MSNBC is currently running a self-congratulatory ad featuring the voice of a newscaster familiar to older Americans, claiming that one of the US’s proudest achievements is “a free and open press”. It ends with a message whose implication was probably unintended: “Some day there will be good news, if we work at it.”
The big news this week was all about the historic meeting between the leaders of North and South Korea, however on American channels, viewers could only see them holding hands, stepping and re-stepping over the raised line that separates their two realms. Were it not for France 24, they would not know that the meet and greet was but the beginning of an hours long get to know around a formal dinner for the heads of state and their spouses, or that each leader made warm declarations in front of a microphone.
The French government channel went the extra mile with a feature on South Korean restaurants serving traditional North Korean cold noodles. This was not a snide way of suggesting that Northerners can’t afford to heat their noodles, but a bona fide sought after dish, for which people in the south suddenly began queuing at restaurants in honor of the event.
While American television emphasized that ‘we have seen this movie before, so we shouldn’t get our hopes up, the French relayed the population’s obvious enthusiasm for what is a very different version from preceding efforts at peacemaking. (US rain on the parade was probably motivated by the fact that the two Koreas did their thing when, and how they saw fit, without American oversight, in another harbinger of the Empire’s dwindling power — as well as of China’s rise in what Americans still think is their exclusive preserve.
The most egregious failure of the US media, however, was the much hyped interview by senior foreign correspondent Richard Engel of the Russian lawyer Natalya Veselnitskaya, she of the infamous Trump Tower meeting of June, 2016, which continues to occupy a unique place in the ‘news’, mentioned almost every day, just in case viewers had forgotten the nefarious incident that gave rise to the Mueller investigation.
In order to build America’s case for ultimate war, the media refers to any Russians who are the news as being ‘close to the Putin government’. Engels presented the feisty young lawyer with emails showing that she had helped the Prosecutor General draft the official Russian response to an American request for information. But what is strange about that? Unlike Russia’s equivalent of our Attorney General, the lawyer is fluent in English and familiar with the US legal scene, neither of which is rue for the Prosecutor General. Does the US government not seek advice from outside professionals? (When I was a free lance translator in Paris I had several government or para-government entities as client, including the Ministry of Foreign Affairs. Did that in some way make me a French government informer, or taint me in any way? Governments have always employed ‘civilians’ as far back as history can trace. For Engels, however, this woman’s collaboration comes close to being a crime. (It’s a crime in US eyes for anyone to be ‘close to Russian government circles’ and the purpose of the interview was to establish that Veselnitskaya was not just a good-hearted private citizen trying to help Russian orphans grow up as US citizens.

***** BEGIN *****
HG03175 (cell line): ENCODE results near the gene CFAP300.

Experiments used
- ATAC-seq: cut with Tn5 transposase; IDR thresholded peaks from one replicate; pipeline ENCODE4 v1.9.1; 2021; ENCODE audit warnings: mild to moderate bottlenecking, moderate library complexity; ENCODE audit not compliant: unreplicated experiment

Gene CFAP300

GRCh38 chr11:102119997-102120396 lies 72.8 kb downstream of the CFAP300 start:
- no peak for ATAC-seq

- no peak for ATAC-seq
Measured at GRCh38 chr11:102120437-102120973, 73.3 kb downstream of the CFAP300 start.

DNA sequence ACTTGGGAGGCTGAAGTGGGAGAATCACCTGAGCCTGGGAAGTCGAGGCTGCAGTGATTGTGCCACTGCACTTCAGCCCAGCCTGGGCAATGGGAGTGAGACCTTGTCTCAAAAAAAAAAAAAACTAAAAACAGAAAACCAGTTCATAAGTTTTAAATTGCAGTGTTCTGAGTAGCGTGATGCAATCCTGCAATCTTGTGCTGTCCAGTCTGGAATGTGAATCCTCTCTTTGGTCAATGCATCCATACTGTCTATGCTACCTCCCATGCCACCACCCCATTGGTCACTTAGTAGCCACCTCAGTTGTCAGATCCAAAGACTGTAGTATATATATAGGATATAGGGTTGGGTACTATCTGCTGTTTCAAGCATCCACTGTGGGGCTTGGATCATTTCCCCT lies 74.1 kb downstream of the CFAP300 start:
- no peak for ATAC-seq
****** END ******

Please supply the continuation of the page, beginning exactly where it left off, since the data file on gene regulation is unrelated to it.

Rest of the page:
To do that, Engels asks her to define herself. She answers: “I am a lawyer/.” And he says, ‘What what else?” to which she answers I am a government informant, and Engles pounces , implying that the Russian word ‘informant’ has the same meaning as the English pejorative term ‘informer’, for which a Russian- speaking friend informs me that there is another word, “stukach”, just as English has two words. The purpose of Engels’ interview is to provide definitive proof (almost two years after the event took place), that members of President Trump’s campaign, including his son, could be viewed as having committing treason by meeting with a Russian lawyer ‘close to the Kremlin’ before the election. Engels knew that most Americans are unlikely to find it strange that a person challenged to defend their integrity would state with obvious pride that they were a snitch.
The Russian purpose for the meeting was hardly surprising: it was to sound out the Trump campaign on the probability that it would do away with the sanctions imposed by President Obama, including the Magnitsky Act that prevents Americans from adopting Russian children (which is why the American participants in the meeting could accurately — if disingenuously — claim that the meeting was ‘about adoptions’).
This past week has illustrated two important features of American propaganda: On Korea: “Don’t get your hopes up for peace,” and on Russia, “Citizens working for their government are suspicious, because Russia has a different approach to world affairs from ours, and thus can be up to no good.”
Deena Stryker is an international expert, author and journalist that has been at the forefront of international politics for over thirty years, exlusively for the online journal “New Eastern Outlook”.